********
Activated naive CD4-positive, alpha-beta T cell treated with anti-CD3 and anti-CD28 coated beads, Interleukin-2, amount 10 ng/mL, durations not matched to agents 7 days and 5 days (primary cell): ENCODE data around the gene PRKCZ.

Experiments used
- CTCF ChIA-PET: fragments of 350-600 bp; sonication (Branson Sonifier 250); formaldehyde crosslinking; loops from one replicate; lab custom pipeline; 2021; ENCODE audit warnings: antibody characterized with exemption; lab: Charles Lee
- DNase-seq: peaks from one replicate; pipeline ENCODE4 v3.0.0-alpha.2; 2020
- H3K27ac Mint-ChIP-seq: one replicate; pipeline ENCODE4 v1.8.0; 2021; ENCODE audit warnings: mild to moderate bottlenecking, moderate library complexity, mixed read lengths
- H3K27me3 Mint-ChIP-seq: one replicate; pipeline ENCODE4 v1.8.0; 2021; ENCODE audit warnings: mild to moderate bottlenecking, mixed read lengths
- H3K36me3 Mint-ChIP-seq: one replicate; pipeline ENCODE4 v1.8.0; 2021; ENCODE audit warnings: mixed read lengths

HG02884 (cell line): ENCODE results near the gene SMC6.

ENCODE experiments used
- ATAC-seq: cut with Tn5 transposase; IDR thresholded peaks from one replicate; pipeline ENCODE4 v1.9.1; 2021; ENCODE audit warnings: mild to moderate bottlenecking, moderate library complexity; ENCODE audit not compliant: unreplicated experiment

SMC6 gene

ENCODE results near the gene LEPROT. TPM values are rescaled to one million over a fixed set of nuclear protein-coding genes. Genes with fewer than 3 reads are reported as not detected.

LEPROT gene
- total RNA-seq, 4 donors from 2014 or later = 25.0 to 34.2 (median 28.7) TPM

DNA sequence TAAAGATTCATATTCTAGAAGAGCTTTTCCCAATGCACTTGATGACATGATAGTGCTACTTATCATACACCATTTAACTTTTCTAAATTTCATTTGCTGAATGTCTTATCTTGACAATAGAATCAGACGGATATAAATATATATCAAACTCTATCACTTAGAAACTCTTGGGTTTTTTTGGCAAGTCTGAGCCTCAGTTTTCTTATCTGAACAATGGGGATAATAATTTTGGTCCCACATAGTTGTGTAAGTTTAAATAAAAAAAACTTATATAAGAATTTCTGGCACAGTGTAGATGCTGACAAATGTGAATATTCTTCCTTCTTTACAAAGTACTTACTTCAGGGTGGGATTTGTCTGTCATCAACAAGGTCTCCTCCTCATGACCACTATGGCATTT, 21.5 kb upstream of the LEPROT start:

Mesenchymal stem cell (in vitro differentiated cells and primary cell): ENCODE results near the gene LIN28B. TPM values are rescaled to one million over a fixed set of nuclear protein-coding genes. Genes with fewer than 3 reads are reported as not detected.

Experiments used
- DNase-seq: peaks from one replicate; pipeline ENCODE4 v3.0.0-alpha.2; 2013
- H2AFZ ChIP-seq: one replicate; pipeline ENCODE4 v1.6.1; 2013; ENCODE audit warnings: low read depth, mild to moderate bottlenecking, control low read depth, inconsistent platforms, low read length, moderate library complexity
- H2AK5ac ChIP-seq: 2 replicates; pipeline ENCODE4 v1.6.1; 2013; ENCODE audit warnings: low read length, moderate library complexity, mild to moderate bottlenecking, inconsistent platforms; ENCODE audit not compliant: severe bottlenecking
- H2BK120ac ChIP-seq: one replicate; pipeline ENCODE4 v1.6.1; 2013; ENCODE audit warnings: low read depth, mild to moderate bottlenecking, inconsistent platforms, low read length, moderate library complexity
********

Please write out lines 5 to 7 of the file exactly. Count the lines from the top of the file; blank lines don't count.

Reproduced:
- H3K27ac Mint-ChIP-seq: one replicate; pipeline ENCODE4 v1.8.0; 2021; ENCODE audit warnings: mild to moderate bottlenecking, moderate library complexity, mixed read lengths
- H3K27me3 Mint-ChIP-seq: one replicate; pipeline ENCODE4 v1.8.0; 2021; ENCODE audit warnings: mild to moderate bottlenecking, mixed read lengths
- H3K36me3 Mint-ChIP-seq: one replicate; pipeline ENCODE4 v1.8.0; 2021; ENCODE audit warnings: mixed read lengths